5 Examples That Prove Nuclear Power Isn’t Always Evil

Nuclear power and nuclear technology certainly do not get the respect they deserve. Especially when we’ve seen the disastrous incidents that shook Japan and Chernobyl. With threat of nuclear war looming over south Asia, it is easy to antagonize the very technology that is responsible. Nuclear power might be blamed for a variety of bad things from nuclear warheads to Godzilla.

Nevertheless, there are always two sides to a story and same is the case with nuclear power. Today, one can find countless applications of nuclear technology that are actually aimed towards the betterment of our civilizations. So if you’ve been upset about the poor lizard that mutated into Godzilla, here are some applications of radioactive/nuclear technology that’ll make you feel better.

  • Emission Control

Did you know that emission is a much bigger threat to the environment than a nuclear bomb? Well, turns out that emissions generated from burning fossil fuel such as coal and oil is far more harmful for the environment than nuclear technology. Thankfully the use of nuclear technology has helped curb these harmful emissions and neutralize the ‘Greenhouse Effect’ to a considerable extent. In recent applications, scientists have also been able to use electron beams to remove nitrogen and Sulphur emissions from the environment.

air-emissions

  • Parasite Control

Radiation has been pretty effective against pests and insects that heavily infest certain parts of the globe. The best example is the use of radiation to neutralize Tsetse fly infestations in Africa. It involves a non-polluting process, where all male tsetse flies are sterilized by radiation, limiting their ability to produce any offspring. Tsetse is already responsible for the spread of sleeping sickness making various areas in Africa inhabitable for humans.

parasite-control

  • Food Preservation

More and more countries are opening up to the concept of food irradiation to improve shelf life and protection against infestation. Various items such as grains, fruits, packaged meats and spices etc. are irradiated to make them impervious to contamination and infections. This new way of food preservation has been approved by the WHO and the FAO, since 1983 and the radiation amount is kept under strict regulations to avoid any toxicological hazards.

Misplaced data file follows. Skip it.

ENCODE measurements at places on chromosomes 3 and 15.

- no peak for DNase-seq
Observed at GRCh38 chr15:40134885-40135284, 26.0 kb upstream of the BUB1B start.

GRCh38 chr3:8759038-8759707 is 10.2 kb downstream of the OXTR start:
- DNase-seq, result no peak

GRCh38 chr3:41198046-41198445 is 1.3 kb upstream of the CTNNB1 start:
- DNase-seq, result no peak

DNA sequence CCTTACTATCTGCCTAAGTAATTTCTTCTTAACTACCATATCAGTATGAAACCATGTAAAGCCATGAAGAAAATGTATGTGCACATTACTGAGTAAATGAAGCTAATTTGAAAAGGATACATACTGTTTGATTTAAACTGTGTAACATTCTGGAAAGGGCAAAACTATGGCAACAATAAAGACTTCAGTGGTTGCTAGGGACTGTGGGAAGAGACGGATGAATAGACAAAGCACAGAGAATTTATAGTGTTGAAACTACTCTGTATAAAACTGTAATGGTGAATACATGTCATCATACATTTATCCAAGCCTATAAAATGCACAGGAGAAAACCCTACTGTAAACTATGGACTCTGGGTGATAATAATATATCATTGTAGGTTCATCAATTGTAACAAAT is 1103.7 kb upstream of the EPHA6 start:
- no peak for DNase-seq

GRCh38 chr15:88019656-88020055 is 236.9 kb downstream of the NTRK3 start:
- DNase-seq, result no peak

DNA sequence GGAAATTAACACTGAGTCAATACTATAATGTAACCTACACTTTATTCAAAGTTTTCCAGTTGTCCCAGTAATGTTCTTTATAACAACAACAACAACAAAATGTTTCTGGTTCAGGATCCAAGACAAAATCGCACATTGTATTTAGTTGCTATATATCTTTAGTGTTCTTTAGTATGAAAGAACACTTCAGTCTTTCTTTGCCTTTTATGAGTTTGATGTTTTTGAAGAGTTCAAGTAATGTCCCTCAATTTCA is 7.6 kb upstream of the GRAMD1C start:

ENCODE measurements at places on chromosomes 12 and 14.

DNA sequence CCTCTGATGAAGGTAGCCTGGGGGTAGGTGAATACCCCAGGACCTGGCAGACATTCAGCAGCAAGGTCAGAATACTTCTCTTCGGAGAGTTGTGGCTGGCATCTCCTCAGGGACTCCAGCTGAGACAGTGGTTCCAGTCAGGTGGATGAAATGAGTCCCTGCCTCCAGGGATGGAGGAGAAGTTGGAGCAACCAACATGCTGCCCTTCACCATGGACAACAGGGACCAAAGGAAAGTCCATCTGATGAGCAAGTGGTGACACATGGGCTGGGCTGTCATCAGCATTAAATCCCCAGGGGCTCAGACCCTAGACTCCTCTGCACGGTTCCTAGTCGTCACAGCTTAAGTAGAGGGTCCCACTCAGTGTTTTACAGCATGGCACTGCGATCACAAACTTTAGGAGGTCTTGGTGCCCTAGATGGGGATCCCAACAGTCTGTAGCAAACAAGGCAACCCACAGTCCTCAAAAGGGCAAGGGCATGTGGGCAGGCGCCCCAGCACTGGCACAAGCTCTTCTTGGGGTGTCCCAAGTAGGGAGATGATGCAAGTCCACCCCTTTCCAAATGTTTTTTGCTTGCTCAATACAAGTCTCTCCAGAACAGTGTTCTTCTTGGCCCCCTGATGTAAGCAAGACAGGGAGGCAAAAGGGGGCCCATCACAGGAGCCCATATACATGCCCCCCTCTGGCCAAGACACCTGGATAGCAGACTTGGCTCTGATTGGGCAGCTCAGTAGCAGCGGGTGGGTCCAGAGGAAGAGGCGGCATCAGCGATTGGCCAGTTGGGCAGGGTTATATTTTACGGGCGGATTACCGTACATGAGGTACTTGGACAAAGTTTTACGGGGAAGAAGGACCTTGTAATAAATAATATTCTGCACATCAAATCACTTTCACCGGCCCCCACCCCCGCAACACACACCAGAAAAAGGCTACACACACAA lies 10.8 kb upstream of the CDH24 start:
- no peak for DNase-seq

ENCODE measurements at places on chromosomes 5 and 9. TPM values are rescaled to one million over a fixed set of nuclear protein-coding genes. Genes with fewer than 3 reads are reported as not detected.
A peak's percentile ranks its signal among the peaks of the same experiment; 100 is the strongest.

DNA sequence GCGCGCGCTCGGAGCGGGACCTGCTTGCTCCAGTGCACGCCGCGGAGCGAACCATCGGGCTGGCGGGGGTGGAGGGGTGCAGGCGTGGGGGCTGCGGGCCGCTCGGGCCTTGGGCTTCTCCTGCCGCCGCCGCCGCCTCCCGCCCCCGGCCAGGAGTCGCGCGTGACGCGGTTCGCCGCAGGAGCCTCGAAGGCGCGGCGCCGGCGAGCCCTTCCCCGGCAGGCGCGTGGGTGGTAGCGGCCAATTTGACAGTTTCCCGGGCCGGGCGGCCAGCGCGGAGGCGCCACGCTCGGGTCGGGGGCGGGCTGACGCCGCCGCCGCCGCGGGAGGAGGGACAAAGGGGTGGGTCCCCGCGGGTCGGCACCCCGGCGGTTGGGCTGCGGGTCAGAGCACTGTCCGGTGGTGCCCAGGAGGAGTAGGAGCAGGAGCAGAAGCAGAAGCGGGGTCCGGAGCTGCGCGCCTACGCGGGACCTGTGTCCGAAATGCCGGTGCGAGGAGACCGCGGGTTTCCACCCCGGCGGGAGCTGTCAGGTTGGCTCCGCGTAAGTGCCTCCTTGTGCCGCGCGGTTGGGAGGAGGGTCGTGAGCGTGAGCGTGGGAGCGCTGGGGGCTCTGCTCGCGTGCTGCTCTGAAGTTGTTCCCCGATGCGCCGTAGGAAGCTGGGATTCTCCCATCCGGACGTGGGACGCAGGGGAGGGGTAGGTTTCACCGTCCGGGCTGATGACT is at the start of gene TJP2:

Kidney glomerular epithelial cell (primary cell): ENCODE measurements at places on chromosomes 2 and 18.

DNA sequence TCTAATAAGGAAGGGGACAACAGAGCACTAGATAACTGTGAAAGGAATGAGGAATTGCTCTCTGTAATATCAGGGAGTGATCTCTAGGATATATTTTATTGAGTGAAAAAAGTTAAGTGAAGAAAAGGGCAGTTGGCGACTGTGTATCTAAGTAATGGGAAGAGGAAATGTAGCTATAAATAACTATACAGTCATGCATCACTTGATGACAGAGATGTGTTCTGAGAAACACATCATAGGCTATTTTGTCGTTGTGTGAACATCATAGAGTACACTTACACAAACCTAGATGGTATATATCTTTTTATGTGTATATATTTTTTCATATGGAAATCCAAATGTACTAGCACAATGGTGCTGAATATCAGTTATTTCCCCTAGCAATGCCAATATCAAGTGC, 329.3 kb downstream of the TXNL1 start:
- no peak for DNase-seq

food-preservation

  • Creating Drinkable Water

More people die across the globe due to poor quality of drinking water than by any other disease. Therefore, we know how important is it to preserve drinking water. But what if you could desalinate ocean water to make it drinkable? Luckily, this technology already exists all thanks to nuclear power. The use of radioactive isotopes to desalinate water and counter various cases of lingering water shortages in countries like morocco and others.

clean-drinking-water

  • Medicinal Applications

Nuclear technology and radiation has already been implemented in treatment of various diseases. With more than 50 years of application in medicinal science, more than a 3rd of all modern hospitals have radioactive technology in their premises. By products of nuclear technology such X-rays, MRI and Cat scans have been used for a long time for diagnostic purposes. Recently, radioisotopes have also been implemented in the diagnosis of various diseases and to locate tumors, fractures and measure blood flow etc.

nuclear-medicine

Choosing to blame nuclear technology for disasters shouldn’t be an option, since nearly every technological advancement has consequences.

When you look at the alternative sources such as coal and oil, they have their fair share of implications with serious environmental impact. The above examples prove that even destructive power can be put to good use and would certainly settle some rage and misconceptions against nuclear technology.

Akshay Peter

Akshay Luke Peters is a writer and blogger for Systweak Software. He likes to write about off-beat topics and technological awareness. He is also part musician who likes to explore the future of technology in entertainment and popular media.

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